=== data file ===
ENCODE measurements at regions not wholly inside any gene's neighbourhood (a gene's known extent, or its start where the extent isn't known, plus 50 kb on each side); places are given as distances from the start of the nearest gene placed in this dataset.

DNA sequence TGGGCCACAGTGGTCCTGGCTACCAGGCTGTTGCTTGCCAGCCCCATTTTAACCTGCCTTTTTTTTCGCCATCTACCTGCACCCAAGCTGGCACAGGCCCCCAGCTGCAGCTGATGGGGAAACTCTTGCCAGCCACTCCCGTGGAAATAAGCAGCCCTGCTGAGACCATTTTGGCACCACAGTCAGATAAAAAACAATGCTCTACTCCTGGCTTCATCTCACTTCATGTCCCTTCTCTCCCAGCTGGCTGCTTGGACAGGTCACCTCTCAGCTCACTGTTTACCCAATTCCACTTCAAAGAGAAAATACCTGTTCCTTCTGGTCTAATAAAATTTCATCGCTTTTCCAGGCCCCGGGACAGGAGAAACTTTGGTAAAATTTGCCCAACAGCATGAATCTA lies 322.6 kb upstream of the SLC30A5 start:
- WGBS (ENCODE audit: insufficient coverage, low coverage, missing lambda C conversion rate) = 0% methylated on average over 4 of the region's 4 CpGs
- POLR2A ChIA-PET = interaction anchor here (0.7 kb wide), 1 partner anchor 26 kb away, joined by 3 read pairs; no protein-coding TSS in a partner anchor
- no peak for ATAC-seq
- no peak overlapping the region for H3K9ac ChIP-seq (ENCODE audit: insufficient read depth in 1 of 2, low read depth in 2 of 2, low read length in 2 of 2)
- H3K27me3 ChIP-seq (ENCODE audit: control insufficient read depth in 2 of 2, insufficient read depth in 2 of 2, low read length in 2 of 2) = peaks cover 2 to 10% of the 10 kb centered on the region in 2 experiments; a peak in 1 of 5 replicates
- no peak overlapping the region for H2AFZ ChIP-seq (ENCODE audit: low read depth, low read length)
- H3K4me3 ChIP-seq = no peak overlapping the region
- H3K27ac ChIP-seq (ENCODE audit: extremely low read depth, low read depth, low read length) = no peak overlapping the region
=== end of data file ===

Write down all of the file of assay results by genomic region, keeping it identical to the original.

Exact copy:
ENCODE measurements at regions not wholly inside any gene's neighbourhood (a gene's known extent, or its start where the extent isn't known, plus 50 kb on each side); places are given as distances from the start of the nearest gene placed in this dataset.

DNA sequence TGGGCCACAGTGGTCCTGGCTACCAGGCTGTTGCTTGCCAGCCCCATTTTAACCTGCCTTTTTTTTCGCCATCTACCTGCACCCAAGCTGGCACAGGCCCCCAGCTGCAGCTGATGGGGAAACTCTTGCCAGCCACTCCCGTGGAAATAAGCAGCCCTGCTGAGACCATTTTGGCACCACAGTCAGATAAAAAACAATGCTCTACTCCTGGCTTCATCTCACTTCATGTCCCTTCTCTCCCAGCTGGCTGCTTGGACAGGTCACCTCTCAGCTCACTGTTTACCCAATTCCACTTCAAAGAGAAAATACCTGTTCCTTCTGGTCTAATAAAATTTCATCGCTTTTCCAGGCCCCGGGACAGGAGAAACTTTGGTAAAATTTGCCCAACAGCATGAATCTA lies 322.6 kb upstream of the SLC30A5 start:
- WGBS (ENCODE audit: insufficient coverage, low coverage, missing lambda C conversion rate) = 0% methylated on average over 4 of the region's 4 CpGs
- POLR2A ChIA-PET = interaction anchor here (0.7 kb wide), 1 partner anchor 26 kb away, joined by 3 read pairs; no protein-coding TSS in a partner anchor
- no peak for ATAC-seq
- no peak overlapping the region for H3K9ac ChIP-seq (ENCODE audit: insufficient read depth in 1 of 2, low read depth in 2 of 2, low read length in 2 of 2)
- H3K27me3 ChIP-seq (ENCODE audit: control insufficient read depth in 2 of 2, insufficient read depth in 2 of 2, low read length in 2 of 2) = peaks cover 2 to 10% of the 10 kb centered on the region in 2 experiments; a peak in 1 of 5 replicates
- no peak overlapping the region for H2AFZ ChIP-seq (ENCODE audit: low read depth, low read length)
- H3K4me3 ChIP-seq = no peak overlapping the region
- H3K27ac ChIP-seq (ENCODE audit: extremely low read depth, low read depth, low read length) = no peak overlapping the region